KNOXVILLE, Tenn. — During the Holocaust, more than 6 million Jewish people were killed. Families were torn apart while people were worked to death, starved and were systematically killed by the Nazi regime during the 1930s and early 1940s.
One of the worst camps was Auschwitz, located in southern Poland. There, Jewish prisoners were forced to make munitions and supply the German army, bolstering their war effort during World War II. All the while, Jewish people were systematically chosen to be killed.
More than 1.1 million people died in Auschwitz before it was liberated. Thursday marked the 77th anniversary of when its prisoners were freed as Allied forces pushed into Poland and later won the war.
Since then books have been published, photos have been shared and stories were told about the survivors of the Holocaust. One book won a Pulitzer Prize, Maus, but it was recently banned by the McMinn County Board of Education. And at the University of Tennessee, a 2015 exhibit curated by a professor showed the remnants of Auschwitz.
Governor Bill Lee proclaimed Jan. 27, 2022, Holocaust International Day in Tennessee. In the proclamation, Lee described it as a "state-sponsored, systemic persecution and annihilation of European Jewry by Nazi Germany and its collaborators."
In it, he also says Jewish communities continue to endure violent attacks antithetical to the country's founding principles. Recently, a synagogue in Texas was targeted by a gunman who held multiple people hostage.
Several Jewish organizations also organized a "No Hate In Our State" event on Thursday, where participants had the chance to show their support for communities and take a stand against antisemitism and all forms of hate. To watch the virtual event, click here.
During the event, speakers spoke on how the number of hate crimes against Jewish people is rising. In 2020, the Anti-Defamation League reported more than 2,000 antisemitic incidents throughout the country.
"The worst possible thing that could have happened. We understand the importance of having it on our calendar but to have it on the secular calendar as well," said Rabbi Erin Boxt from Temple Beth-El. "Being a Rabbi, obviously, I'm more attuned to antisemitism than any other kind of hate but that doesn't mean I don't know that there are other types of hate out there."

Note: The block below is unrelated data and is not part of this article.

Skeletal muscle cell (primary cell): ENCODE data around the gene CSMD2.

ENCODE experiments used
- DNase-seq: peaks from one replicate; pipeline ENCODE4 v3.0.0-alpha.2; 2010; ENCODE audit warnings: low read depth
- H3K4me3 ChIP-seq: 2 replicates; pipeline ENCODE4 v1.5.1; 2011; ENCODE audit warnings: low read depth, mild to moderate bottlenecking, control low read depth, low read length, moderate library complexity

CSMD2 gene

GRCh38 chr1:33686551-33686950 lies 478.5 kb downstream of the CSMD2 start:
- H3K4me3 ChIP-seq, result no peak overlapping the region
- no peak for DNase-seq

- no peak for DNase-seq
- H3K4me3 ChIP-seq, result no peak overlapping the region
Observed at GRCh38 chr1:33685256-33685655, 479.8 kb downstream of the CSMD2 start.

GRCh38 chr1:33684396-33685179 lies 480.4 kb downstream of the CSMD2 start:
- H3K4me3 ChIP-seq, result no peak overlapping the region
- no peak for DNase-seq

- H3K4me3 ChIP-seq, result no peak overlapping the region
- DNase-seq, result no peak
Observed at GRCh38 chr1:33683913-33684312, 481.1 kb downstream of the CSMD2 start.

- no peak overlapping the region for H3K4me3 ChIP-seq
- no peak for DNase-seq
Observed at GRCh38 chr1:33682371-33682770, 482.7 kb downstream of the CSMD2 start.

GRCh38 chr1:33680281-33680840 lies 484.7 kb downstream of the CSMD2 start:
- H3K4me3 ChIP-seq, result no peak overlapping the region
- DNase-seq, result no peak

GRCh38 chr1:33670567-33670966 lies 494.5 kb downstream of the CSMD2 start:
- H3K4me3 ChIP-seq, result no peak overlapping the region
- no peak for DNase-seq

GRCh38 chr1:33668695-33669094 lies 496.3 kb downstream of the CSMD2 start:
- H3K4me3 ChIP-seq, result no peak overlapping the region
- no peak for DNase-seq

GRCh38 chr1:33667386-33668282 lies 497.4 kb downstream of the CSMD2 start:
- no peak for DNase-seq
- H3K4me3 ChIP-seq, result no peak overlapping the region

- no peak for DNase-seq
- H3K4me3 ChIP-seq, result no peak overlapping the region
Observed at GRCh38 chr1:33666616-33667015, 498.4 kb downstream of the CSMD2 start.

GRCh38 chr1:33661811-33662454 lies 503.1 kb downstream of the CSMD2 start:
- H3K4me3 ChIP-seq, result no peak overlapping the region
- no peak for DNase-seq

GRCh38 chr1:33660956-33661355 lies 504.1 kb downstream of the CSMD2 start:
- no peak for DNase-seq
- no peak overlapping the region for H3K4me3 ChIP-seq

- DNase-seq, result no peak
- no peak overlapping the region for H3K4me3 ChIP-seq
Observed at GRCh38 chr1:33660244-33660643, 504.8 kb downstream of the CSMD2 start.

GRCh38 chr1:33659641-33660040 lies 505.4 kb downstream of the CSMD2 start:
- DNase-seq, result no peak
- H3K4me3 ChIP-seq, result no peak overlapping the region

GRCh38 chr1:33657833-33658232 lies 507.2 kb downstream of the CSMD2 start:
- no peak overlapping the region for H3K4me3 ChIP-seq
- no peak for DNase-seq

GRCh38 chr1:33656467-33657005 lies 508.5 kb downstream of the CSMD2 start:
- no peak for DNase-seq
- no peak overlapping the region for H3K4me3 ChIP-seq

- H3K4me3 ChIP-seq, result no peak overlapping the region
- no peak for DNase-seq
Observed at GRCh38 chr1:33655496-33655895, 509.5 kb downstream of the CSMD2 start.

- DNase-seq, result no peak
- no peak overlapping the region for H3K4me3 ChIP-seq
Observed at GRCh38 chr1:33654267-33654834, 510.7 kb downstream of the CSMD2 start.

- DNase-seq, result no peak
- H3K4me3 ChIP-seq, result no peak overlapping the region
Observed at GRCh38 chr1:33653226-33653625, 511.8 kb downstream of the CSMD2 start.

It's a heavy burden to remember. In his teachings, he said it's hard to find even one member of the Jewish community who hasn't been impacted by the Holocaust.
"I don't want to say I am thrilled, because that's not the right word to use, but I am reminded every year when this day comes along about how important it is for all people, not just Jewish people to remember," Boxt said. "When you go into a synagogue anywhere in the world, you're always going to find somebody who either lost family in the Holocaust or they are a survivor themselves."
He said that for most of the Jewish community, and especially for survivors, every day is Holocaust Remembrance Day. Adding it to the calendar is a mark of how far this country has come with religious tolerance and a motivator for how far this country is still yet to come, he said.
"Worldwide, we can remember the catastrophe. The horrific moments. The 13-and-a-half million people that were lost because of the actions of the Nazis," he said.
This day isn't just about remembering, he says, it's about expanding awareness and preserving history.
"I think they probably appreciate that the world remembers, but they always remember," Boxt said.
Boxt is organizing a "Stronger Than Hate" interfaith service in March at Temple Beth El in Knoxville. About 25 local representatives from different religious communities will speak about the importance of working together.